‘What Rose Forgot’

In Nevada Barr’s new standalone mystery, “What Rose Forgot,” Rose has forgotten quite a lot. She scarcely knows who she is when she awakens in the Alzheimer’s unit of a nursing home she can’t remember entering, and things get even scarier when she hears an attendant say she is unlikely to live out the week.

She fakes taking her pills and becomes clear-minded enough to escape from the care facility and hide out at home. The police come looking for her, but so does someone else, who knows something Rose can’t remember, but which could get her killed.

With the help of her granddaughter Mel, Mel’s friend Royal, Rose’s hermit sister Marion, and a “reformed” hit man, Rose must race to figure out who wants to kill her and why.

Rose is a delightful character, as are all the good guys in this sparkling old-lady caper that while straining credulity, also delights. A perfect end of the fall read.

‘The Bone Houses’

The dead rise again in Emily Lloyd-Jones’ “The Bone Houses,” but not in a happy, life-eternal sort of way.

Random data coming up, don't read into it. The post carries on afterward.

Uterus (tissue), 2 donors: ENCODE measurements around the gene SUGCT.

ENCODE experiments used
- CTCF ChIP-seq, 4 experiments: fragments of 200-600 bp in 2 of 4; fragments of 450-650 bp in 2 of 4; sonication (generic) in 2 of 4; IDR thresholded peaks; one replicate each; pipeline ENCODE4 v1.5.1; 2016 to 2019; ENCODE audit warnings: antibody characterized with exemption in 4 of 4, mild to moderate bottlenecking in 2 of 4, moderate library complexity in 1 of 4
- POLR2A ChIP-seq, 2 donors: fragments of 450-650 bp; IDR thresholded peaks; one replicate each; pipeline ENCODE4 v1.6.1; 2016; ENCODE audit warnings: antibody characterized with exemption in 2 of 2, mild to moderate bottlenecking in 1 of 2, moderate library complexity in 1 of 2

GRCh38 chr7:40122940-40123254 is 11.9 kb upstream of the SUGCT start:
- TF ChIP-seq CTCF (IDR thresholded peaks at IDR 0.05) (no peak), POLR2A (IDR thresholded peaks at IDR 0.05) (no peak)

Ryn, whose father has disappeared into the forest the villagers are generally afraid to enter, supports her family by digging graves. But business has fallen off a lot since “bone houses,” i.e., animated corpses, have started coming out of the forest and attacking the townsfolk. The dead are being burned now to prevent their rising again and Ryn and her family are about to lose their home to a jerk of a loan shark.

Enter Ellis, a cartographer and foster son to the prince of the realm. He wants to map the forest and the defunct mine which the villagers view as the source of all their troubles, and Ryn wants to stop the bone houses from terrorizing the countryside, so the two go into the forest to find a grand mix of terrifying and heartening adventures.

Ryn and Ellis are delightful protagonists — courageous and kind, respectively. As they draw closer to the mine, the terrors increase, but so does their attraction to one another. Utterly surprising events give them a chance to save their land and their loved ones.

“The Bone Houses” is a fine, suspenseful story for stout-hearted tweens, teens, and grownups.